US authorities have issued new security warnings for individuals traveling to several Latin American countries, pointing to flaws in past and current US policies aimed at addressing crime and violence in the region.
On January 10, the US State Department’s online information platform for travel information announced a new four-level system for describing security conditions in foreign countries. The agency also issued advisories for several Latin American countries suggesting that US citizens reconsider or avoid traveling there.
The State Department asked travelers to reconsider trips to El Salvador, due to violent crime and gang activity. The same applies to neighboring Guatemala and Honduras.
Travel advice was also updated for Colombia. US authorities warned against traveling to a number of departments in Colombia “due to crime and terrorism,” and asked travelers to "exercise increased caution" when visiting the country.
Five Mexican states -- Colima, Michoacán, Guerrero, Sinaloa and Tamaulipas -- were placed in the “Do Not Travel” category due to concerns about high levels of crime, while the government urged citizens to reconsider travel to 11 others.
InSight Crime Analysis
The United States has long worked with many of the countries for which advisories were issued in attempts to bring down their persistently high levels of crime and violence. But the new warnings against traveling to these nations serve as a type of admission that US-backed security policies have often fallen short of their goals.
In the Northern Triangle countries of El Salvador, Guatemala and Honduras, for example, the United States has spent hundreds of millions of dollars on security-related aid programs over the past decade with few evaluations of the effectiveness of this funding. Although homicide rates have seen recent decreases in all three countries, they remain among the most violent nations in the world.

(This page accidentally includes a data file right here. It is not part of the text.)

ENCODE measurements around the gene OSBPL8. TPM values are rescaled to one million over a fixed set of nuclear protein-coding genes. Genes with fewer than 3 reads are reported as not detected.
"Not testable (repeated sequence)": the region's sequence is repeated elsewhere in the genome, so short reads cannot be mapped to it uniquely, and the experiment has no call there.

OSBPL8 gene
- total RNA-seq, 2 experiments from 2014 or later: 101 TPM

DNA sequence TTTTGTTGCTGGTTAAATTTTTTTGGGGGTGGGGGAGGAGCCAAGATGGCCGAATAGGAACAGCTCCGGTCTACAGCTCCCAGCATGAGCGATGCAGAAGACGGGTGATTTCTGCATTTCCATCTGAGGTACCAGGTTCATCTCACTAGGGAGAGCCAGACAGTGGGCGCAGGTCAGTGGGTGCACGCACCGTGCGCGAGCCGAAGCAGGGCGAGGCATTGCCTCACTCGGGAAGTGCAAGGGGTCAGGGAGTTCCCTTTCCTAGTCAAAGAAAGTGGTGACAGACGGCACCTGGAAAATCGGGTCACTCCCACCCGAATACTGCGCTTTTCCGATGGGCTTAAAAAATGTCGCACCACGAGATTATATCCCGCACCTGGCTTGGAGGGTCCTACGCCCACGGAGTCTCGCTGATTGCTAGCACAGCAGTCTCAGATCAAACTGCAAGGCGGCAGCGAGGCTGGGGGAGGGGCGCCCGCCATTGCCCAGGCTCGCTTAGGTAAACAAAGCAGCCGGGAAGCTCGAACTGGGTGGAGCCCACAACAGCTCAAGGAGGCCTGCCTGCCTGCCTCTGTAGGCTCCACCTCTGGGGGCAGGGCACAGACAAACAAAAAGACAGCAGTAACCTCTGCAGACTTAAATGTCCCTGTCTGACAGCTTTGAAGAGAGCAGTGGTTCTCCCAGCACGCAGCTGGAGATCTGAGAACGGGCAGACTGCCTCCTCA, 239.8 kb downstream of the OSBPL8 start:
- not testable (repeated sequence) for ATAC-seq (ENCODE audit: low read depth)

Colombia and Mexico have received billions in US security aid over the past decade. And while many security indicators in Colombia have been trending in a positive direction, major concerns linger over the future of the country's criminal landscape amid a huge boom in cocaine production. Mexico, on the other hand, is experiencing levels of violence unseen for years.
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Of course, US policy is hardly the only factor shaping security outcomes in Latin America. But as InSight Crime recently noted, the administration of US President Donald Trump has struggled to find its bearings during its first year, often adopting contradictory rhetoric and counterproductive policies.
For instance, just two days before warning US citizens to rethink traveling to El Salvador, the Trump administration announced that in September 2019 it will rescind immigration protections awarded to Salvadorans following a pair of earthquakes in 2001, putting nearly 200,000 immigrants at risk of deportation to the gang-plagued Central American country.
Officials said the decision was based on a determination that "the original conditions caused by the 2001 earthquakes no longer exist," and that "the temporary inability of El Salvador to adequately return their nationals after the earthquake has been addressed." (The administration made similar arguments last year when it ended protections offered to Haitians after a 2010 earthquake there, and it is weighing whether or not to cancel protections for Hondurans and Nicaraguans.)
However, a number of non-governmental organizations including InSight Crime have argued that the move is likely to exacerbate already high levels of insecurity in El Salvador, and could paradoxically lead to more displacement and migration.